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The importance of warm-up, cool-down, and flexibility in injury prevention

– Elaine Gonya, MSed, LAT
Aurora Sports Medicine Institute

Living in the Midwest, the window for participation in outdoor activities can open and close quite quickly. Consequently, trying to jam as much activity as possible into a short time frame predisposes your body for injury. So how do you minimize soreness and improve your fitness level while taking advantage of the weather? Warm-up exercises! By adding warm-up stretches and exercises before beginning activity, you'll not only decrease muscle soreness, you'll also increase flexibility and range of motion around a joint.

Progression is certainly the key for stretches and exercises in combination with the intensity level involved in your selected activities. Lower intensity stretches and exercises should gradually progress toward more demanding activity followed by a cool-down recovery period.

Let's take a closer look at the components of warm-up and cool-down:

Warm-up: Many studies support inclusion of gentle warm-up exercises prior to stretching. A gentle warm-up (4 to 5 minutes) can include a walk around the block, a short ride on a stationary bike or treadmill, or any other activity that gradually increases body temperature, heart rate, respiration rate, and blood flow. In turn, these increases help assist with oxygen delivery to the muscles making them more pliable and easier to stretch.

Stretching:Five to 15 minutes of pre-activity stretching is suggested to help prepare the muscles for the demands of the upcoming activity. Static stretching – or stretches for major muscle groups and muscle groups specific to the sport – should be held for 10 to 20 seconds. Proper technique is essential in preventing injury due to over-stretching or incorrectly stretching muscles. Many internet websites now boast the latest and most biomechanically sound techniques (i.e., webMD, etc.); local fitness clubs have personnel to assist fitness enthusiasts; and many organizations offer classes that teach proper stretching.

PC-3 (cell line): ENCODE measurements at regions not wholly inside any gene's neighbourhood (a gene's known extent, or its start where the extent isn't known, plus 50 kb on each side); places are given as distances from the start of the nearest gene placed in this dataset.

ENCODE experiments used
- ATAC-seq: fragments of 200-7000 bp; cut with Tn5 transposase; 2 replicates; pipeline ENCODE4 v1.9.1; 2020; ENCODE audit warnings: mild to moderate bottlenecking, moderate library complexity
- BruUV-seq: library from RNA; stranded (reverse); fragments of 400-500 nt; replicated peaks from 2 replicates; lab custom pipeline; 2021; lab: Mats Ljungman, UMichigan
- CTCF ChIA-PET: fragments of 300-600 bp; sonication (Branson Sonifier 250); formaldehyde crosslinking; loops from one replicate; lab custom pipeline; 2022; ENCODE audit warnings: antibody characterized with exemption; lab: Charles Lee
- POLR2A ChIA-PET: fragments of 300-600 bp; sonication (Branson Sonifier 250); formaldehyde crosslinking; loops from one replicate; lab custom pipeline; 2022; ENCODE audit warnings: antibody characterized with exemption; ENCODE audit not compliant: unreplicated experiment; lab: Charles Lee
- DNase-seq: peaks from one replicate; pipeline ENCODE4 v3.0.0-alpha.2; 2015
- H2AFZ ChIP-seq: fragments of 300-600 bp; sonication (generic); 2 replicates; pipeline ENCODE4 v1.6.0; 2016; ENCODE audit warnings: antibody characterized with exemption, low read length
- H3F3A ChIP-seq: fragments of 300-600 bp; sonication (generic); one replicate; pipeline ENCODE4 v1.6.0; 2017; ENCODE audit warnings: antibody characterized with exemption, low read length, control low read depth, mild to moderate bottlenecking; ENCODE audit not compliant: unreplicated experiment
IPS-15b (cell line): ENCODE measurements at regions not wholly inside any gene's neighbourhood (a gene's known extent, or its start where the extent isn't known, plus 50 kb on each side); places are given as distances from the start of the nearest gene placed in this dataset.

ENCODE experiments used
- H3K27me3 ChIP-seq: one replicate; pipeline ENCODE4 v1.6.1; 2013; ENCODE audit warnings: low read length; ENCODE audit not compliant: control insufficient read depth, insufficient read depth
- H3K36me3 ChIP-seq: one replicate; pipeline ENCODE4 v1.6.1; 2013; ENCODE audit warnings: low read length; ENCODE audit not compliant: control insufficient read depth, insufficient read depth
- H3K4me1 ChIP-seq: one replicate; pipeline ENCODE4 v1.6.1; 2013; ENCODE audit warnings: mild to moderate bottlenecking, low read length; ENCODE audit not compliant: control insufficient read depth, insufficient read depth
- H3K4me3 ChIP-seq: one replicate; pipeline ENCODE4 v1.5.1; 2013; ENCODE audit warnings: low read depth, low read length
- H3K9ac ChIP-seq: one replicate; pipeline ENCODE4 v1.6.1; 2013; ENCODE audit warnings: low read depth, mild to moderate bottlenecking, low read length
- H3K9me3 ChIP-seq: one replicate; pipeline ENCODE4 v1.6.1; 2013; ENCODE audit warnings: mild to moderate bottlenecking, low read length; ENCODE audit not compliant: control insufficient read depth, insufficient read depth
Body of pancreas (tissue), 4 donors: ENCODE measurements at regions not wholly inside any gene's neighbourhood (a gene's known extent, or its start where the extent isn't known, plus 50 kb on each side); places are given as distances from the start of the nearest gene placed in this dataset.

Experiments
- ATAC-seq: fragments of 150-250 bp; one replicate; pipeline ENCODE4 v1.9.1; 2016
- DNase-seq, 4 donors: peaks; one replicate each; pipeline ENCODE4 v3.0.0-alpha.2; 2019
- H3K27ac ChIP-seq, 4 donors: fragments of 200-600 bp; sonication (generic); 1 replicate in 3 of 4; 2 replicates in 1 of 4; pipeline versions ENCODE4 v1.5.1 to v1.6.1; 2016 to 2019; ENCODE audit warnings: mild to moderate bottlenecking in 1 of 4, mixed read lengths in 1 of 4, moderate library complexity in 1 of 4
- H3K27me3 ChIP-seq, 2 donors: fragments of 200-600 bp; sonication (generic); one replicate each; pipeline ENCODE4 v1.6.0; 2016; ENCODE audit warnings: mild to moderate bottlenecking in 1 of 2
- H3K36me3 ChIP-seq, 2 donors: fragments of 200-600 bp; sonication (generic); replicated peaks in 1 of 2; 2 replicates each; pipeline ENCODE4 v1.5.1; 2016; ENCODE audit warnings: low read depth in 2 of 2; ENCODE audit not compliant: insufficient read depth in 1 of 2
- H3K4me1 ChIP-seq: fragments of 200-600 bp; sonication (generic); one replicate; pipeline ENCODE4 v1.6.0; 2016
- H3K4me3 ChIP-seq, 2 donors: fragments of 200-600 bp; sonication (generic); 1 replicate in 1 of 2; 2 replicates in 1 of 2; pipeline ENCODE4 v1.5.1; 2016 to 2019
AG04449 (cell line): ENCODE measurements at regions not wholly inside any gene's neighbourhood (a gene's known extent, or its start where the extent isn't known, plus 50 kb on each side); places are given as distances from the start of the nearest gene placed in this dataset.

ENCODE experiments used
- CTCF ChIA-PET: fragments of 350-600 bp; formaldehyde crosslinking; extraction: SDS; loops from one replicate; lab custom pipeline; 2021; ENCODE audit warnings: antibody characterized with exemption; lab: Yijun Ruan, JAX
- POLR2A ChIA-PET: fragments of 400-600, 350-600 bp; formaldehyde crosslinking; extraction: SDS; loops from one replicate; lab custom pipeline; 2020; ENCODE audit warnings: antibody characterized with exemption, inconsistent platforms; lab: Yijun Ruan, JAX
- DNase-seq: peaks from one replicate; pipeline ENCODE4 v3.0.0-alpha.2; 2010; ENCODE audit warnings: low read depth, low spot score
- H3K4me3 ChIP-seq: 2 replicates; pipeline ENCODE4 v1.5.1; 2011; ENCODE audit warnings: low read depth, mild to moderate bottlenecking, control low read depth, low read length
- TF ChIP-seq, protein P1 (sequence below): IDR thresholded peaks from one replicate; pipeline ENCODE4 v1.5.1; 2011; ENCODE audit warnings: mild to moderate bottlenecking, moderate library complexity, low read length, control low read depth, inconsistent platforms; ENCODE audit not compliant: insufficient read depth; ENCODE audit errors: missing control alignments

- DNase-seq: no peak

Dynamic warm-up: Following general muscle stretching, the addition of five minutes of dynamic ("moving") warm-up allows the body to be fully warmed up prior to exertional exercises. Dynamic exercises should be done progressively and be within each person's ability to exercise. (FYI: If a doctor has advised against extreme shoulder rotation, some dynamic arm exercises are not for you.) A brief set of dynamic exercises may include: walking while completing arm circles, lunges, high knee walks, heel to "rear" kicks, swinging arms or legs while stationary.

Not intended to be high intensity in nature, dynamic exercises may cause injury if not done properly. These very controlled movements are designed to re-elevate heart rate, blood pressure, body temperature, and blood flow before you begin more exertional exercises. It is recommended that dynamic exercises be properly taught by an exercise professional, and once learned, they can add tremendous value to the warm-up and overall fitness of an individual.